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Democrat Photo by Jeanne Sager

Mike Sakell hard at work on the air at WVOS in Liberty

Meet the Man
Behind the Voice

By Jeanne Sager
FERNDALE — May 11, 2004 – You don’t have to be awake at 5 a.m. – Mike Sakell does it for you.
He’s the guy everyone counts on to be there peeking out his studio window at the thermometer and announcing the temperature so you can pick an outfit that matches the weather.
He’s the one delivering the good news on snow days when Sullivan County’s kids are brushing their teeth, their necks craning to hear that closing announcement.
When you turn your radio dial on any given morning, Mike Sakell is the man you’ll hear chatting with County Historian John Conway about an upcoming event or chewing the fat with the county’s farmers before a big tractor show.
He says he’s not a morning person, but Sakell has been waking Sullivan County up for 20 years as the morning show DJ on WVOS.
“He’s been part of the lives of our listeners as they travel to work, if they’re at work, or at home,” said Shirley Blabey, who owns the Ferndale station with husband Gene.
Sakell never thought this was where he would be, 20 years after he started spinning tunes in the early hours at the station.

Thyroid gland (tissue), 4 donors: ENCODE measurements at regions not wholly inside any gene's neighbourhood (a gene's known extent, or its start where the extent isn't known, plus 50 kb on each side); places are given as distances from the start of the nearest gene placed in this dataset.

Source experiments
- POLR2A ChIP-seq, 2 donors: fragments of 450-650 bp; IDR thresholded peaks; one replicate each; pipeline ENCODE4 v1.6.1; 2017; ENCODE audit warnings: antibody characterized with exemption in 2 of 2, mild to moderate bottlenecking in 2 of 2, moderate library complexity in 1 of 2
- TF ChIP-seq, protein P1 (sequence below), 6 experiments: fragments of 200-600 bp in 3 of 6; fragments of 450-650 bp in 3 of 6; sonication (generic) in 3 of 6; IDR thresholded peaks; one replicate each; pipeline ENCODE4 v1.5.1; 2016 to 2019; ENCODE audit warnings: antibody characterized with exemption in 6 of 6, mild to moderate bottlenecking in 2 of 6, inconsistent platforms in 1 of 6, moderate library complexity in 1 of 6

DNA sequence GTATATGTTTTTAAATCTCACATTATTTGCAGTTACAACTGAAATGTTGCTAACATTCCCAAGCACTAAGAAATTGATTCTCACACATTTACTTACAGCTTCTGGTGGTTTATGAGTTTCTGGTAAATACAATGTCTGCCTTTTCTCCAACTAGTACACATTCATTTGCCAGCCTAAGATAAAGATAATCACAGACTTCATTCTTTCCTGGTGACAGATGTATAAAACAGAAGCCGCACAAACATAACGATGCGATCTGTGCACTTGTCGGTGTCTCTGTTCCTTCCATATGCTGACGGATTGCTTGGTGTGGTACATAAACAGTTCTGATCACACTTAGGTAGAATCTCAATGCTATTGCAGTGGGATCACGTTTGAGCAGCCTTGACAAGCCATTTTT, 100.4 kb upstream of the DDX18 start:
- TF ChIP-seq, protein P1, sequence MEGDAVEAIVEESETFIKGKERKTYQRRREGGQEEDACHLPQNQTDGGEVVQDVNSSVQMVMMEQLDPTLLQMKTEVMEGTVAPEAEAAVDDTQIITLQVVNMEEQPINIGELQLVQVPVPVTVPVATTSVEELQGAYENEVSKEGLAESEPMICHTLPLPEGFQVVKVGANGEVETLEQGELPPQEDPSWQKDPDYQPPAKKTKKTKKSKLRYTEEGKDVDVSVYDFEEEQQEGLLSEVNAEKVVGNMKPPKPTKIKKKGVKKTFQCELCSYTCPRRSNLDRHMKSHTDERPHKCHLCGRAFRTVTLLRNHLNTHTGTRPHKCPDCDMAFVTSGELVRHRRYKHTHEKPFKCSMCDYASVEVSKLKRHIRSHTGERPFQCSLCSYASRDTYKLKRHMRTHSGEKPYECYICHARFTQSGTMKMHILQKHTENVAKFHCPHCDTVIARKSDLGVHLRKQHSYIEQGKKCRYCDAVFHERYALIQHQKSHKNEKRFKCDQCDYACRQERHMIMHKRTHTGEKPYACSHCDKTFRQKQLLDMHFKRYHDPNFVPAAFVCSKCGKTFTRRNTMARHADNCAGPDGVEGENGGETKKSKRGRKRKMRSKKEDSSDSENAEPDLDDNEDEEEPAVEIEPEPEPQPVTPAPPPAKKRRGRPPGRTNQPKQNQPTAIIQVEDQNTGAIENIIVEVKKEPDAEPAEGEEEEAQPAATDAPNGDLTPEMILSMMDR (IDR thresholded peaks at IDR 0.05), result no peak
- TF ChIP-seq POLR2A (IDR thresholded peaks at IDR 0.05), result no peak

“It’s something I kind of fell into,” he said.
Born in New York City, Sakell grew up in Astoria, Queens.
At 13, his Greek-American father retired, and the family picked up and moved across the ocean.
The young Sakell had only been to Greece once before to visit an aunt, but suddenly he found himself in a new country, learning new customs.
He was lucky enough to attend an American high school and began doing the school news report on the US military base radio station near his home.
The report grew into a Saturday music program, and Sakell was hooked.
He returned to the states after graduation and studied marketing, keeping radio in the back of his mind.
He thought about going into advertising and realized that the field was an integral part of radio.
But his desire to go on air came out through his volunteer work as a reader for the blind, “ripping and reading” clips from The New York Times on Sunday mornings for those who couldn’t read the words themselves.
It was the best practice he could have ever had, Sakell said. It made him work to enunciate and perfect his craft.
“Eventually I decided I wanted to get back into radio,” he recalled.
Sakell went into the studio and made an audition tape, then he started shipping out resumes.
Interview opportunities brought him upstate, even sent him to Massachusetts.
Eventually the ad in a trade publication brought him to Ferndale.
That was more than 20 years ago. He was hired to fill in on air when no one else was available, taking the “undesirable” times like holidays.
But in the spring of 1984, he finally made the jump to the morning slot.
And he’s never left.
For Sakell, it isn’t really a job.
“You get to talk with a lot of the same people, and they become your friends,” he said. “It’s how I make my living, but the DJ part of it – I don’t think of it as work.